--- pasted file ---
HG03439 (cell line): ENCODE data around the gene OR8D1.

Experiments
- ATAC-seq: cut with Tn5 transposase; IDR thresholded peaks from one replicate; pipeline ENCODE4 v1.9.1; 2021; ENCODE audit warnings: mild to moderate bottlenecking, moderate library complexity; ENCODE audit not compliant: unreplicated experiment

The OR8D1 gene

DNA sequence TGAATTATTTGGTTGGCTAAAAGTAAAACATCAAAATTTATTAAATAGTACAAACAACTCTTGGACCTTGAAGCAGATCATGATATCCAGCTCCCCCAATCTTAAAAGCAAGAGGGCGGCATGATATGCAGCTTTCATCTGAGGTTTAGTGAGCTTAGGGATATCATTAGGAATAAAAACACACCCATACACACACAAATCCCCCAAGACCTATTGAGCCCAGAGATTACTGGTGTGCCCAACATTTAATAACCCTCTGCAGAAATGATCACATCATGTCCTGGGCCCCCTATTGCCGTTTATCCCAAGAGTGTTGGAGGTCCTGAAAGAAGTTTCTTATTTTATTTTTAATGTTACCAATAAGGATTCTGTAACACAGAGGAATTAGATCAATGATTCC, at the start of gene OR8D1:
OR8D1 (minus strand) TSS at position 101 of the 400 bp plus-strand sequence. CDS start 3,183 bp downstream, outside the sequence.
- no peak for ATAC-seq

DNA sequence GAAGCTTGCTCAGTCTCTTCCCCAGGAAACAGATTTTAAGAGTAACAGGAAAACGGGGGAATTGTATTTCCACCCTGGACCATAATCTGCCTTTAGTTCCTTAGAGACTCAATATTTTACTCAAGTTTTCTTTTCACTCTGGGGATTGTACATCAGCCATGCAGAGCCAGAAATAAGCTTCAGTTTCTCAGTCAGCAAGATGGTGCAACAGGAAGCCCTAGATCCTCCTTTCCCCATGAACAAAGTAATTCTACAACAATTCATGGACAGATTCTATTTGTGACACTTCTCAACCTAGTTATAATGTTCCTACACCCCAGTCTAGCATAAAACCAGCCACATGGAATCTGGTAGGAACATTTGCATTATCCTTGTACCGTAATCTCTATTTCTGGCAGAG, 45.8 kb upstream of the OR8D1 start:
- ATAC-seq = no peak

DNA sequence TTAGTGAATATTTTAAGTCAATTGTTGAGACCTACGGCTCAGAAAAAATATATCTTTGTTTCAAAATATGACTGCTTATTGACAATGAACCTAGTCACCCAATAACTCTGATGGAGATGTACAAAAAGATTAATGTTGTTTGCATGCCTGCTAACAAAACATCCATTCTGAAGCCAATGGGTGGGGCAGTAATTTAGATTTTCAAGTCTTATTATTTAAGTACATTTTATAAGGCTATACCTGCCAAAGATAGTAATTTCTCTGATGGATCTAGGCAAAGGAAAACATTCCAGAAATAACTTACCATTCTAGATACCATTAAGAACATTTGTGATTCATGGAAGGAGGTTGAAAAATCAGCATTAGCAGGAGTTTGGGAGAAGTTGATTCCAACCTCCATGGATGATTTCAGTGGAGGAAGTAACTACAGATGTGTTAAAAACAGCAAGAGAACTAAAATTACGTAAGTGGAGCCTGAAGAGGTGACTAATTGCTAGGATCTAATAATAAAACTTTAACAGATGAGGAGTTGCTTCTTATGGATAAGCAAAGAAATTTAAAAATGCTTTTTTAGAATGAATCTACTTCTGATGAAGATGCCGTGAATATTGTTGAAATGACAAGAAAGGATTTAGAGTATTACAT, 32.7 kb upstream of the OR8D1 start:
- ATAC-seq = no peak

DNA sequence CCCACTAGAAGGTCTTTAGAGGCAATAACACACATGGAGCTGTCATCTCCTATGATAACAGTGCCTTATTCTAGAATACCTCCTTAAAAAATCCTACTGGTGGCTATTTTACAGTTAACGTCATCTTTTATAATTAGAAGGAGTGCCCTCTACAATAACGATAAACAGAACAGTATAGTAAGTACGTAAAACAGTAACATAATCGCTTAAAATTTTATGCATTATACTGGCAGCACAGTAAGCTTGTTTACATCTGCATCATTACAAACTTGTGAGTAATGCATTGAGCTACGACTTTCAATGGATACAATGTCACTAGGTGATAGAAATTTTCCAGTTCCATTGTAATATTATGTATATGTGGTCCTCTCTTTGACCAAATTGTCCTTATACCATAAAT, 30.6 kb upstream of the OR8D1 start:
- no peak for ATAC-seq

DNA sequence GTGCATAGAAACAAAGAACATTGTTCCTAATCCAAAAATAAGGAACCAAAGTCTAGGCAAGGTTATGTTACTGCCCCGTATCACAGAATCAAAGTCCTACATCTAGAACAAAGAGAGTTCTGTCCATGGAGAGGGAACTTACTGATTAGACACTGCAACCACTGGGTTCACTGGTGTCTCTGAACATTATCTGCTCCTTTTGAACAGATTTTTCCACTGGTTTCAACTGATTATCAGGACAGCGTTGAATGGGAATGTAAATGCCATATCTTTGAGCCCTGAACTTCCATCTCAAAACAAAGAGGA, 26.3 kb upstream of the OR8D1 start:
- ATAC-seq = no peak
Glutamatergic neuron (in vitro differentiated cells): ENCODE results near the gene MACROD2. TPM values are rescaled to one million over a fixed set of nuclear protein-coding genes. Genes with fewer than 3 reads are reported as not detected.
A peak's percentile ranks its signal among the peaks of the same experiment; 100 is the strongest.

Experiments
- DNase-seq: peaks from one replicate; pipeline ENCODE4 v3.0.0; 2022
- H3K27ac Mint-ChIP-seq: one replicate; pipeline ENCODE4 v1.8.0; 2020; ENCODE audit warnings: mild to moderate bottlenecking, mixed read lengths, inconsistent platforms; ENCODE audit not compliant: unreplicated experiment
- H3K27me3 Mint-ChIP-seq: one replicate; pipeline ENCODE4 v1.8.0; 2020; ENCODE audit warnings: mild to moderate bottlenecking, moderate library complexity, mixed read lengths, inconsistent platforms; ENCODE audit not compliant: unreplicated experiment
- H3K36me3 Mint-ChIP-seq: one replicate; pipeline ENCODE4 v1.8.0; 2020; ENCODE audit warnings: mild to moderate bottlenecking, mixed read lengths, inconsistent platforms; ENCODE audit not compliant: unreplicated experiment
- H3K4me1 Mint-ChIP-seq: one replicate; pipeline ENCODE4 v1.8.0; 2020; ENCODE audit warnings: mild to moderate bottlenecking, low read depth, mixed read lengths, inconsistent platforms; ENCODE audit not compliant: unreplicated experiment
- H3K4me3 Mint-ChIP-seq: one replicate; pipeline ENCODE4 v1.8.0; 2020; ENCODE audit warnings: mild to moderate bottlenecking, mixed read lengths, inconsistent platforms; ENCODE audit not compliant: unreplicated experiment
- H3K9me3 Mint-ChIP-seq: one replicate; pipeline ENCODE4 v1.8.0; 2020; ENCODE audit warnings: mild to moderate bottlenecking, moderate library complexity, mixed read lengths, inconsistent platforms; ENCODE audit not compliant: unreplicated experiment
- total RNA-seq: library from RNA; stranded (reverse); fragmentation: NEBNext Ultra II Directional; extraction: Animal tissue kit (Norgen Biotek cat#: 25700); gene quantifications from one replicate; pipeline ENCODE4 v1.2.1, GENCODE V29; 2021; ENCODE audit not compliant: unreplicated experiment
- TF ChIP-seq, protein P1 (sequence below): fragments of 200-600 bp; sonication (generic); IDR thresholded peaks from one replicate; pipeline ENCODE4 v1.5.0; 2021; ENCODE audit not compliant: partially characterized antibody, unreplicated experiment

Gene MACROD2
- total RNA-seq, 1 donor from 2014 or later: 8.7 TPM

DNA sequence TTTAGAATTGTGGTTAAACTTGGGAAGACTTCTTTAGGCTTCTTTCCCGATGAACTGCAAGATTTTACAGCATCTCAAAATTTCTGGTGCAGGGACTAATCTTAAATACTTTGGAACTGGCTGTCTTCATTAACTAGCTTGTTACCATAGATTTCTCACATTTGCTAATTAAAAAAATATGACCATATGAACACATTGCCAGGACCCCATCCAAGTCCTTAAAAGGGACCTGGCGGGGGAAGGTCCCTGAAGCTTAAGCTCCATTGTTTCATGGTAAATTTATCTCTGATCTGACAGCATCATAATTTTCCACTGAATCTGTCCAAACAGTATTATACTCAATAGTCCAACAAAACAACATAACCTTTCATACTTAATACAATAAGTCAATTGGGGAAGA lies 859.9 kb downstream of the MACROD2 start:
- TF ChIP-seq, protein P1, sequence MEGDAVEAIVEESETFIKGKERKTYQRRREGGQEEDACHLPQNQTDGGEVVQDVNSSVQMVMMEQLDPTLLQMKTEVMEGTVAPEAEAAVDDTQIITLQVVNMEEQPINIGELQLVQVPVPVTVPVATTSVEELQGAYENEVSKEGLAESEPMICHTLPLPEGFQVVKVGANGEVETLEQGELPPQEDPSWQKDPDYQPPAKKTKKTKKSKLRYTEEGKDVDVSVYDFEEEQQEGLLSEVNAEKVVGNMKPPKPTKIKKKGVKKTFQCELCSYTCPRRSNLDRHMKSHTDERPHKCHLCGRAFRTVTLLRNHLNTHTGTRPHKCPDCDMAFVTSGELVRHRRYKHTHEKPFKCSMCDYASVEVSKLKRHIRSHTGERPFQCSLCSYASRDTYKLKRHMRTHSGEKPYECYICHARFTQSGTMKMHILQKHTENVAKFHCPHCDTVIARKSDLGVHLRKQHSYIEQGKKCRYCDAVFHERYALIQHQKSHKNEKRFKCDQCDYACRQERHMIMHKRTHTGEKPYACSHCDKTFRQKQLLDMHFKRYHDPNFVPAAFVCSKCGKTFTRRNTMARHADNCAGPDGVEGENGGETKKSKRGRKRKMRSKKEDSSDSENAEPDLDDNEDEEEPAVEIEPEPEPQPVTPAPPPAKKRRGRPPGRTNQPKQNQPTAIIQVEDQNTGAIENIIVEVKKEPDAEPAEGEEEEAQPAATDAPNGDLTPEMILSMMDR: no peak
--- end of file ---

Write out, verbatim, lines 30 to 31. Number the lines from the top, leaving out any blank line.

DNA sequence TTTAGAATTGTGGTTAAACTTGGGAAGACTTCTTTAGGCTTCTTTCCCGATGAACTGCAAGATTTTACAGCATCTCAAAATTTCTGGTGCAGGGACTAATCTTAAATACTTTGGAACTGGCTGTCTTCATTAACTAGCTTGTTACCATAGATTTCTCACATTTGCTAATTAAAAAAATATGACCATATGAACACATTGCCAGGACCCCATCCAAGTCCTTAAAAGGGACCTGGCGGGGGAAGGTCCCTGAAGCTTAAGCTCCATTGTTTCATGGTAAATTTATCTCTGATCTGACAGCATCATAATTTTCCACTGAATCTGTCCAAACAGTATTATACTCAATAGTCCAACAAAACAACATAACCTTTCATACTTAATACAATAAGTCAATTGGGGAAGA lies 859.9 kb downstream of the MACROD2 start:
- TF ChIP-seq, protein P1, sequence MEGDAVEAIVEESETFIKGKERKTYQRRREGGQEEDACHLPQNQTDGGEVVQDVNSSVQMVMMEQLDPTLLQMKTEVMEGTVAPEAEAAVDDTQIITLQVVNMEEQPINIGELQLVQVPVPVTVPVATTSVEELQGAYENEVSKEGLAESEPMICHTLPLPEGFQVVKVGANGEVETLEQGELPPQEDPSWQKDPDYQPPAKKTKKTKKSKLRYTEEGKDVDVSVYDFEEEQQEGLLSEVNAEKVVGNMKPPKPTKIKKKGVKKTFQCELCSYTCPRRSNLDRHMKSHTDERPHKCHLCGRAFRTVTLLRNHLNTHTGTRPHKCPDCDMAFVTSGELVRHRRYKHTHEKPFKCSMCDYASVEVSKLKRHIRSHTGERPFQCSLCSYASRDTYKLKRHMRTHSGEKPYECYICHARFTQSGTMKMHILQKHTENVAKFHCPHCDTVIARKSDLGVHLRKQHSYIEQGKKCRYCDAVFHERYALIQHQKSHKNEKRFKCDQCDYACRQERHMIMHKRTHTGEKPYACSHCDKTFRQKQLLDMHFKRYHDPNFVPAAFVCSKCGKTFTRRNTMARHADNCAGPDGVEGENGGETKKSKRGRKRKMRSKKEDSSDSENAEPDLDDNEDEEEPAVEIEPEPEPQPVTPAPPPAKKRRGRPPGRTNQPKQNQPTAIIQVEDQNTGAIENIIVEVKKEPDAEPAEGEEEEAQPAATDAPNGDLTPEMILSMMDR: no peak